The vicious circle of poverty is not a term to be applied exclusively to the economics of underdevelopment. It is relevant to the discussion of the poverty of intellectualism that has come to characterize politics and the art of government in the poor countries of the Third World. Lacking all the necessary ingredients of democracy  –  openness, tolerance of other people’s opinion, freedom in all its ramifications  –  politics has become a game of blood and fire. Those in authority do not brook opposition and dissent; only they are patriotic. Everybody else is a subversive element and all his moves and even his demeanor must be closely watched. 

Unfortunately for the poor African countries, too much attention is focused on such harmless rabble rousers at the expense of fundamental national security to the extent what the real enemies are almost always left to wreak havoc while those paid to secure the interests of the larger society are given to shadow-chasing. It is a mark of poverty of thoughts, of ideas and of knowledge; it is the most frightening symptom of underdevelopment.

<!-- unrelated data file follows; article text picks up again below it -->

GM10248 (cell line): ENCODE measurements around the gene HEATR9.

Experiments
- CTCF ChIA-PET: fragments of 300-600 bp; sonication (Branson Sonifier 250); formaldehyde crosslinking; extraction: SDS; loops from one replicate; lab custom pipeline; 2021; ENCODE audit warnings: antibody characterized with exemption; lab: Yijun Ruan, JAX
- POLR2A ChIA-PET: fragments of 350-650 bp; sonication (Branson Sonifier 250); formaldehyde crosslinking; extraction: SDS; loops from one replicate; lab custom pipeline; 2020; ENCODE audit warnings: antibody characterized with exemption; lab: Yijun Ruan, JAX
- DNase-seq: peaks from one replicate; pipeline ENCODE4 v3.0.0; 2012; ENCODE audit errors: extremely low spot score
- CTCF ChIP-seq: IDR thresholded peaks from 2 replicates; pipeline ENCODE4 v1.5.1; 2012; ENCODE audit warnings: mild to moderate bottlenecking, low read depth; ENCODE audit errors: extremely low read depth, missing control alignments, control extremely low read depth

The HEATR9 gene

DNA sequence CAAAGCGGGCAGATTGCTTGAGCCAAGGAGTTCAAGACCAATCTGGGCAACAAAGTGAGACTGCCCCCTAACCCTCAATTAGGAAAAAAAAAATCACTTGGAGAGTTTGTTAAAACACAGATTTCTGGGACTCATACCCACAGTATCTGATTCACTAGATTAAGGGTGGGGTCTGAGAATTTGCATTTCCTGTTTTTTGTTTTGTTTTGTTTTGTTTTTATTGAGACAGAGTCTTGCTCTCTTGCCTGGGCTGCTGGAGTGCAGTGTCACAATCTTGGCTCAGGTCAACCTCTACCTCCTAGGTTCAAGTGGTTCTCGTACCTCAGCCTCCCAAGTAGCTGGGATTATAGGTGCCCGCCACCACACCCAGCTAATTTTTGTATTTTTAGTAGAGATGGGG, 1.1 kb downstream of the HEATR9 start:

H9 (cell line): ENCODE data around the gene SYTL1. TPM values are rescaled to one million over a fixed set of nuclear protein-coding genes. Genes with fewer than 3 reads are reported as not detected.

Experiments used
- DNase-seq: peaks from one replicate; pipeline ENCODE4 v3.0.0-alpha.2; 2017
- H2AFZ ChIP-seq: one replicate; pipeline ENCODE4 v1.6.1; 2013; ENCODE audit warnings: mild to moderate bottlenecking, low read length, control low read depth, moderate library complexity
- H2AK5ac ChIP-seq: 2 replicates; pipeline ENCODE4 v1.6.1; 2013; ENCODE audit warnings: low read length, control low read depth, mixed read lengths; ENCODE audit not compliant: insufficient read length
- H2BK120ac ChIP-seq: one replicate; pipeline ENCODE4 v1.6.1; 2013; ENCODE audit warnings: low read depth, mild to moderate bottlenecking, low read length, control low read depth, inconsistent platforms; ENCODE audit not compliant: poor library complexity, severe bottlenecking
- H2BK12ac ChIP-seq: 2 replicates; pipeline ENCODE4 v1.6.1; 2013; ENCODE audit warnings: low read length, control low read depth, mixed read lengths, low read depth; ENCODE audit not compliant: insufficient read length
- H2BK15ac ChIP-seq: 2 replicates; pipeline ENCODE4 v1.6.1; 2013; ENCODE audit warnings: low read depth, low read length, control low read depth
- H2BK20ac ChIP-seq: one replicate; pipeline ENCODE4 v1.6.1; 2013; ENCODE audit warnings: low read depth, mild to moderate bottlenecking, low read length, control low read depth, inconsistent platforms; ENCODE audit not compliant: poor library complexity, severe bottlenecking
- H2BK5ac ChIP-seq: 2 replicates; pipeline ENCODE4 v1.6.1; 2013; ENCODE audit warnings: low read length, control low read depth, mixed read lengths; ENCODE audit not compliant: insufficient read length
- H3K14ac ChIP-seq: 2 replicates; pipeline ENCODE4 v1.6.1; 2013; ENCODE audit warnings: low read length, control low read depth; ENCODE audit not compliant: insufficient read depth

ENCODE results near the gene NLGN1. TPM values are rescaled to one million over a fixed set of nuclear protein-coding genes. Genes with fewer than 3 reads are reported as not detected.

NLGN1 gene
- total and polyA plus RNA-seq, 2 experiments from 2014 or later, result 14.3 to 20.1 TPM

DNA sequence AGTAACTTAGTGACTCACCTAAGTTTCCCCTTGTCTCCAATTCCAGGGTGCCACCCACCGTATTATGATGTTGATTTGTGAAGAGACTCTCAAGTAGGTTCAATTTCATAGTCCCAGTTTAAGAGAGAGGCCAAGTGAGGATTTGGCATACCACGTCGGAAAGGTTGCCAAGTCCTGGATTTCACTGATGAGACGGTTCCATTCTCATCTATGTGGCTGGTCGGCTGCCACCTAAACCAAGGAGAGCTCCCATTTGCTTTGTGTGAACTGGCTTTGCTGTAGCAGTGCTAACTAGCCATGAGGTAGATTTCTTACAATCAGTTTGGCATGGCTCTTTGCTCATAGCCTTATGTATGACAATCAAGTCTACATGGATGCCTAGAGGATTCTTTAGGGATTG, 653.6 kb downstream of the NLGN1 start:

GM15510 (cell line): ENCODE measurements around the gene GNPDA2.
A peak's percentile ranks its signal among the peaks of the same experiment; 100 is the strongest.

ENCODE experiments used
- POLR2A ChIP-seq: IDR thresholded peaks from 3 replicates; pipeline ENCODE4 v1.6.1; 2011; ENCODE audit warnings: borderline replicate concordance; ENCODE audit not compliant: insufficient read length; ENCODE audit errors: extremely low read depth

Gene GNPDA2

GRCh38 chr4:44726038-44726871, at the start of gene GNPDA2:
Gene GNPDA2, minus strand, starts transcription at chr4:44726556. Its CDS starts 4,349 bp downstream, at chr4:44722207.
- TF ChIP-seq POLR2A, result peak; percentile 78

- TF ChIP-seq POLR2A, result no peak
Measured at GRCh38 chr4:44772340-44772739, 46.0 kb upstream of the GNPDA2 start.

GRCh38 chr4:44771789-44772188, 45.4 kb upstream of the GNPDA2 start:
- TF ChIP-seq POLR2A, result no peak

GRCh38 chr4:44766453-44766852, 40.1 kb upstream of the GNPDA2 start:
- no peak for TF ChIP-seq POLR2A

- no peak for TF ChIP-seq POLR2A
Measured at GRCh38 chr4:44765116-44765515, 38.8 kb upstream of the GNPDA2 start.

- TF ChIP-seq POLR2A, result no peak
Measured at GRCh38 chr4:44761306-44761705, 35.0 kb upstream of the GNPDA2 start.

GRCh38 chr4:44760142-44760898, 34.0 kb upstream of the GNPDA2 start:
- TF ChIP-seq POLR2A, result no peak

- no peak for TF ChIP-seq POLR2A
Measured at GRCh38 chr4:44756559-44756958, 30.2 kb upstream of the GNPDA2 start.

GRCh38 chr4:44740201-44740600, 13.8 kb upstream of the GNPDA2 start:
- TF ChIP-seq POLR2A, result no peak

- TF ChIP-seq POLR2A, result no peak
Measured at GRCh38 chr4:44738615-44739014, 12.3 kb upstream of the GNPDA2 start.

It is because the enemies of Africa know how amateurish its intelligence network is that they feel bold enough to slap us on one cheek and ask us to turn the other. They can dump the killer toxic wastes in the day time unchallenged because they are not students, journalists, lecturers or trade unionists. It is safe for them to go in and out because they do not appear to the security apparatus of the poor countries as extremists of any particular moral or political suasion.
Is it not the immortal Shakespeare who said ages ago that “security is mortal’s chiefest enemy”?